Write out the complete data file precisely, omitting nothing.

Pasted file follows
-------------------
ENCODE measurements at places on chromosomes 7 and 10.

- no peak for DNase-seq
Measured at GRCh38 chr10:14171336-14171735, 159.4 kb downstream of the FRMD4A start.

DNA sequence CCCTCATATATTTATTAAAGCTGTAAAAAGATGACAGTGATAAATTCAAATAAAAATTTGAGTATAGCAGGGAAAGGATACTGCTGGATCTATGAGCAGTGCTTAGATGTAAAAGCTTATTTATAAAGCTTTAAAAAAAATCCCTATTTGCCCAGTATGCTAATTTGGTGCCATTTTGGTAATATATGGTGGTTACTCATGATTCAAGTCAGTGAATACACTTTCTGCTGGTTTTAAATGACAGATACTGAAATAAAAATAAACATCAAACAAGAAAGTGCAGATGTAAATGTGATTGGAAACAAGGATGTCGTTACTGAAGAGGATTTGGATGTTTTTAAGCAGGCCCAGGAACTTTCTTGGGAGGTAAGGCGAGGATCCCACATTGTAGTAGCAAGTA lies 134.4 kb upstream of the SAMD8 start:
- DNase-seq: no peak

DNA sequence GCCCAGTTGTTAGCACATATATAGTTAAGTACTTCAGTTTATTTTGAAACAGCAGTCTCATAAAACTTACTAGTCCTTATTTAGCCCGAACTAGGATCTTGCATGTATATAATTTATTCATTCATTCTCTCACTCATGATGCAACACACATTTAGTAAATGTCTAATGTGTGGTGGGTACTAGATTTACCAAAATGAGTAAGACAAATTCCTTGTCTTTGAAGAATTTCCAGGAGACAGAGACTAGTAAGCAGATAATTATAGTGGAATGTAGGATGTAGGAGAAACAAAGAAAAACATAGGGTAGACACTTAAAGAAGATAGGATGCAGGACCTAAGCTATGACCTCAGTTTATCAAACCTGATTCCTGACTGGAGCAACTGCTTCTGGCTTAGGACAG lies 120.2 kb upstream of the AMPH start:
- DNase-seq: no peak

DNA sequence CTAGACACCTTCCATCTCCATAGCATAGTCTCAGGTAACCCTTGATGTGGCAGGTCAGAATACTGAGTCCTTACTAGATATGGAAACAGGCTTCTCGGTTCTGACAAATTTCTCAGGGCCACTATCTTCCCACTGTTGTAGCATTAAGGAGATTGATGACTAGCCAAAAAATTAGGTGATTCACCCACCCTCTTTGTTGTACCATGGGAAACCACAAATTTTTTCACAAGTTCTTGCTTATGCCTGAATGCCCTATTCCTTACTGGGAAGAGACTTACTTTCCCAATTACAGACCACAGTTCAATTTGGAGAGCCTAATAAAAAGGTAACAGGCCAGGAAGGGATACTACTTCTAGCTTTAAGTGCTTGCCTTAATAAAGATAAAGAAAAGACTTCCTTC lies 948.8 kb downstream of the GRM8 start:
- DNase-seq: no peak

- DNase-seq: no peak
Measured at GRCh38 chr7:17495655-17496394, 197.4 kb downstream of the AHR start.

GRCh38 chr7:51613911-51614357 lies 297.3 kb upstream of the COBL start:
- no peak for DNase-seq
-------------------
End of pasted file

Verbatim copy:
ENCODE measurements at places on chromosomes 7 and 10.

- no peak for DNase-seq
Measured at GRCh38 chr10:14171336-14171735, 159.4 kb downstream of the FRMD4A start.

DNA sequence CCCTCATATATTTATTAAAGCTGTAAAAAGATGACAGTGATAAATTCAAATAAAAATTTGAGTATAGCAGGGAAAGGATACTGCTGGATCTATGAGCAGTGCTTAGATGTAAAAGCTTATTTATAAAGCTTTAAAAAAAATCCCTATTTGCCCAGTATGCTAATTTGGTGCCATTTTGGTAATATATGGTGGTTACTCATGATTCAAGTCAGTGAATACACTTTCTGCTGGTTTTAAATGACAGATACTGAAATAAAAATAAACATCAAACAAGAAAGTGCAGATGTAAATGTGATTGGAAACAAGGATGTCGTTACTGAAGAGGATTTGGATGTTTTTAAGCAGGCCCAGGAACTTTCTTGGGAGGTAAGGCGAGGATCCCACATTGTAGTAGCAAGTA lies 134.4 kb upstream of the SAMD8 start:
- DNase-seq: no peak

DNA sequence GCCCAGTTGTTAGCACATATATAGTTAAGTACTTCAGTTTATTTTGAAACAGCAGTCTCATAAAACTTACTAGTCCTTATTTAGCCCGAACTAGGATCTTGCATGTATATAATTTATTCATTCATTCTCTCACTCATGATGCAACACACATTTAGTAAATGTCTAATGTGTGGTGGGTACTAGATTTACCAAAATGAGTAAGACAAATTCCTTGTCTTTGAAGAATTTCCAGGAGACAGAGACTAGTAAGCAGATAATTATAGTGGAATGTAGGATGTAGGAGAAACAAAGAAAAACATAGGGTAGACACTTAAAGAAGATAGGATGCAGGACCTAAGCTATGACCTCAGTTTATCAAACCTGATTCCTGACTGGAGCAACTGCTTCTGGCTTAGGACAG lies 120.2 kb upstream of the AMPH start:
- DNase-seq: no peak

DNA sequence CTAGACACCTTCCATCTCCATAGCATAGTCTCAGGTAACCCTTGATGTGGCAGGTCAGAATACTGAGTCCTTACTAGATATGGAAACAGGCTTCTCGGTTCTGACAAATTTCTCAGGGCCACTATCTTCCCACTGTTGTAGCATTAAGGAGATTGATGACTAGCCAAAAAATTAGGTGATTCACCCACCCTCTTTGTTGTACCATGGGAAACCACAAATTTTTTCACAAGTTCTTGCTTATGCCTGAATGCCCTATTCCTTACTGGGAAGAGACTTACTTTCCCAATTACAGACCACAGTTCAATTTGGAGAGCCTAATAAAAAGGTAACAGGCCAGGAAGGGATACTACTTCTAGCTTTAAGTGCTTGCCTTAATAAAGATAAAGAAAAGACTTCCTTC lies 948.8 kb downstream of the GRM8 start:
- DNase-seq: no peak

- DNase-seq: no peak
Measured at GRCh38 chr7:17495655-17496394, 197.4 kb downstream of the AHR start.

GRCh38 chr7:51613911-51614357 lies 297.3 kb upstream of the COBL start:
- no peak for DNase-seq